Last Updated on August 15, 2019 by Michael

Our hotel in Hanoi was in the Old Quarter, a frenzied and chaotic labyrinth of streets that rambled like they had been laid out by a toddler chasing a rabbit. Each street specializes in selling a certain product. Apparently our block was the bootleg DVD retail section, whenever we walked out of our hotel we were offered the latest Hollywood fare at 75 cents a pop. We’ve been gone from home for so long on this journey that we hadn’t even heard of most of the new releases.

A few streets over from us was the street devoted to the coffin sellers, the one place we could walk without someone asking us to come in and browse their fine selection. We felt fortunate that we didn’t appear to be in the market for a new coffin.

The sidewalks in Hanoi are an extension of the interior spaces. Anything that can be done inside is available for all to witness on the sidewalk: stir-frying dinner, cutting hair, chopping poultry, boiling water for tea, arranging flowers. The locals make such good use of the public space we half expected to see a baby delivered right out in the open. That is of course where the sidewalk isn’t being used as an open-air moped parking garage.

Oddly enough, one thing that doesn’t take place on the sidewalk is actually walking on them. So everyone crowds into the street: pedestrians, mopeds, bicycles, cars, rickshaws and ladies wearing conical straw hats balancing produce for sale on bamboo poles, all somehow manage to make way for each other in the daily ritual of Hanoi life.

Hanoi street barber (515x446)

The sidewalk provides a convenient open-air spot for a barber shop.

Amid all the gray a TV delivery provides a much needed dose of nature.

We loved the look on this kid’s face as he got ready for a ride in a sidecar.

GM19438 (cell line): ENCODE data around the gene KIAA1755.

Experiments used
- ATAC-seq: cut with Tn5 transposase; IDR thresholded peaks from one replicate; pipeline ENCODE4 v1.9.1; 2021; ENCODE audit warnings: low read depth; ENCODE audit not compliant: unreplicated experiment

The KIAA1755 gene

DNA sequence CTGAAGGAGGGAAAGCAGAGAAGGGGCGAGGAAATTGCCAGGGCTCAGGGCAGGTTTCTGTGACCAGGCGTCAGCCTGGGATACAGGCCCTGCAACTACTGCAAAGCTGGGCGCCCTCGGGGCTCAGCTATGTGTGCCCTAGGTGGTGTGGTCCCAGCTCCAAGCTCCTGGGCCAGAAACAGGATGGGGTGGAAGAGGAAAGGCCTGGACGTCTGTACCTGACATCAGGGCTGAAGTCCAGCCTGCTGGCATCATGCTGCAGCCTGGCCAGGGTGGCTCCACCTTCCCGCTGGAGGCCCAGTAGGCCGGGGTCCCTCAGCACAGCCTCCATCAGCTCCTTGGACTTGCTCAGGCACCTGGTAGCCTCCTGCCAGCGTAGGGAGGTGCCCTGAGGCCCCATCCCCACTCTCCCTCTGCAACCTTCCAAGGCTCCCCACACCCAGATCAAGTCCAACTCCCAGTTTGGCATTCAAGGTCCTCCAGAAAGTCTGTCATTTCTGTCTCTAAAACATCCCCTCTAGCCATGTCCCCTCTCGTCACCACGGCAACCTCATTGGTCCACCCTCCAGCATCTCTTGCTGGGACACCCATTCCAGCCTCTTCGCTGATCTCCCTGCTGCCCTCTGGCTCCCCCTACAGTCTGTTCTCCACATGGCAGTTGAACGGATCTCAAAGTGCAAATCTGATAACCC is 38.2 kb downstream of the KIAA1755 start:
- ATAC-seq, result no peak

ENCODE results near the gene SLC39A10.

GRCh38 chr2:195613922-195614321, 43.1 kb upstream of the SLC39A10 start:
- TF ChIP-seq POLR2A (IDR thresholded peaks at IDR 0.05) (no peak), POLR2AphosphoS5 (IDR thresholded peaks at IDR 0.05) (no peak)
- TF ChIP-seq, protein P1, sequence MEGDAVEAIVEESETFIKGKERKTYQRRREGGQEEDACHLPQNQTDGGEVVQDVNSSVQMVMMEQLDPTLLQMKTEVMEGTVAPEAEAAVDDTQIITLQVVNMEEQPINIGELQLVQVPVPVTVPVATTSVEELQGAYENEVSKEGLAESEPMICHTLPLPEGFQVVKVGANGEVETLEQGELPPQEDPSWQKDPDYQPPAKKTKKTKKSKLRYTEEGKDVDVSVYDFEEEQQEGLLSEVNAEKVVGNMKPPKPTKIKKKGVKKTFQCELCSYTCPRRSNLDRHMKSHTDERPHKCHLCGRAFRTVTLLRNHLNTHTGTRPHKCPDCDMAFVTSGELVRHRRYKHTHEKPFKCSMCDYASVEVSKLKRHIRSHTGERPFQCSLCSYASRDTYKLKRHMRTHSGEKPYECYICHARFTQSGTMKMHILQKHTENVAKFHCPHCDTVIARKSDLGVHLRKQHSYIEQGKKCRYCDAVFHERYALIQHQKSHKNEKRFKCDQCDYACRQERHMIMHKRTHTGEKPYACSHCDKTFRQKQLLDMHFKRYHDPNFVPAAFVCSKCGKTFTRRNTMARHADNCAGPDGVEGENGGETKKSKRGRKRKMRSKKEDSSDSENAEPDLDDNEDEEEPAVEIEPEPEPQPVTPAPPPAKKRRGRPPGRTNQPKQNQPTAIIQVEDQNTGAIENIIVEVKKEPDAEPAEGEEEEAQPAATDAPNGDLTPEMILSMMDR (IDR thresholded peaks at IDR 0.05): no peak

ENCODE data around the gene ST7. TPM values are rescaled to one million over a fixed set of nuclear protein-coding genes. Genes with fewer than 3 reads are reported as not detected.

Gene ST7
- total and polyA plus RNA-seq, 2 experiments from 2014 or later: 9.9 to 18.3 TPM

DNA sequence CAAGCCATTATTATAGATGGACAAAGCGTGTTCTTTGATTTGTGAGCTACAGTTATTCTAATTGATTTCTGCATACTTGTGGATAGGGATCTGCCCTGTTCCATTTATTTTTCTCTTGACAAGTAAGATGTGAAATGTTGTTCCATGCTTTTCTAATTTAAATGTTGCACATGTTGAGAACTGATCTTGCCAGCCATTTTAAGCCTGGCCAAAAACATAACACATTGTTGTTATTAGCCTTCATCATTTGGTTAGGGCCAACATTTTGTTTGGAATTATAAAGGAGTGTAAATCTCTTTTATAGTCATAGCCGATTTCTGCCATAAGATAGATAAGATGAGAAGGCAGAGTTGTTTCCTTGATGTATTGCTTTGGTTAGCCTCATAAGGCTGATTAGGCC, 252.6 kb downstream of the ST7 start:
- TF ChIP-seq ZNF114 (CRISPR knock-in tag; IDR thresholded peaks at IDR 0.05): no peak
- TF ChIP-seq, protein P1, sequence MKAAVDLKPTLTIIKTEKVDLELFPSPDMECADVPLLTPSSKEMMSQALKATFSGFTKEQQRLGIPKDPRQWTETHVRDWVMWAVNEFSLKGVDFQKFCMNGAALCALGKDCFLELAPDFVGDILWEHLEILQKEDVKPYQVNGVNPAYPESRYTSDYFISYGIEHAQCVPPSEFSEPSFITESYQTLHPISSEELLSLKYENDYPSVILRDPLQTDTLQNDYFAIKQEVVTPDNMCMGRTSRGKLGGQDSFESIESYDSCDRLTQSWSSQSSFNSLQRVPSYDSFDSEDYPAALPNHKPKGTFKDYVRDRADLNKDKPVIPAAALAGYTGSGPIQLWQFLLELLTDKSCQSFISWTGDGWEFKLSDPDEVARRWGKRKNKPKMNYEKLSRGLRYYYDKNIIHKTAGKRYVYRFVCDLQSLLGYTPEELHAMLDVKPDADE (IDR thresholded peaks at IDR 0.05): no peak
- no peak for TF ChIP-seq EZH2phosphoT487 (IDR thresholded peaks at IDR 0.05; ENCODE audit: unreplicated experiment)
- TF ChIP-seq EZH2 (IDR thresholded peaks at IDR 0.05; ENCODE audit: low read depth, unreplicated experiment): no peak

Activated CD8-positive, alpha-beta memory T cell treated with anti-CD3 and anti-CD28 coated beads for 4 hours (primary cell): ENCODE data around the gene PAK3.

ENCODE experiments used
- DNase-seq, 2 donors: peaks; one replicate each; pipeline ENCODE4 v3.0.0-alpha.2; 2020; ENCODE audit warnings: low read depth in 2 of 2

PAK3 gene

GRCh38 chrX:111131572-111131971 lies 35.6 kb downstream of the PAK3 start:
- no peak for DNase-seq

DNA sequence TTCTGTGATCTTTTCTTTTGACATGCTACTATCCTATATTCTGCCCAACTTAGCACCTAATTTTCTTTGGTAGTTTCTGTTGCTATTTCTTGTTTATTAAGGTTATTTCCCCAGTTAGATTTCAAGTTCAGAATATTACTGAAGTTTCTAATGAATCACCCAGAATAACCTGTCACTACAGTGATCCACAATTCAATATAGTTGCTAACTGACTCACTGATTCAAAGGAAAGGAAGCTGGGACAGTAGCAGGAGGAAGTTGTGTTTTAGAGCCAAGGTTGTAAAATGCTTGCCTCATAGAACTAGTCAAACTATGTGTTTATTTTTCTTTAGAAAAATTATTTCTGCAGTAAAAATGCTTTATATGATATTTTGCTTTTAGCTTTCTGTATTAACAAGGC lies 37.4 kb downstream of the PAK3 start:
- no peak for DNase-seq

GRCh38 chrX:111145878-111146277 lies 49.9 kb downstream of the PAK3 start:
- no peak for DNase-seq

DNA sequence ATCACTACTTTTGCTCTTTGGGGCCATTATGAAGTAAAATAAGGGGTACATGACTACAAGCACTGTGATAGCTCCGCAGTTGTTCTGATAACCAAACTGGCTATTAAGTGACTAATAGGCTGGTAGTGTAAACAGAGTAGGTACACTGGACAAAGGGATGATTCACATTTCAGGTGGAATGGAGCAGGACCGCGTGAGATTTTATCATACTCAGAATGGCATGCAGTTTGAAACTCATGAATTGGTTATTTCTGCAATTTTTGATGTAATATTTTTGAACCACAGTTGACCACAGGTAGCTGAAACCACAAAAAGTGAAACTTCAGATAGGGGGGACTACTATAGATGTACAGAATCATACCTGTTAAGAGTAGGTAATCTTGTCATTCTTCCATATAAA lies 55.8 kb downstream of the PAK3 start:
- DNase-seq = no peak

These young boys were making furniture.

These girls rode around Hanoi all day advertising something.

A woman getting her hair done for Valentine’s Day weekend.

Rickshaws are Hanoi’s pickup trucks.

Hanoi street head pivot (515x467)

Larissa demonstrates the art of rapid head-spinning necessary to cross the street in Hanoi. Check out the little kid all bundled up sitting on the front of the motorcycle heading towards her.

Hanoi streets bread sellers (508x515)

Bread sellers wait outside the main train station with baskets of bread balanced on their head.

Hanoi street produce vendor tarp (515x460)

Sidewalk vegetable vendor.

Hanoi street yellow french building (515x442)

The French influence is visible in the architecture.

Hanoi street younger vendor yellow wall (515x438)

The streets are chock full of women selling items from bamboo poles slung over their shoulder. We tried it. Those things are heavy!

Hanoi sandals

One area had over fifty shoe stores, from flip-flops to high leather boots.

Hanoi street casket seller (515x461)

A quiet day on the street of the casket sellers. THE END

Click the link to read more about our trip to Vietnam.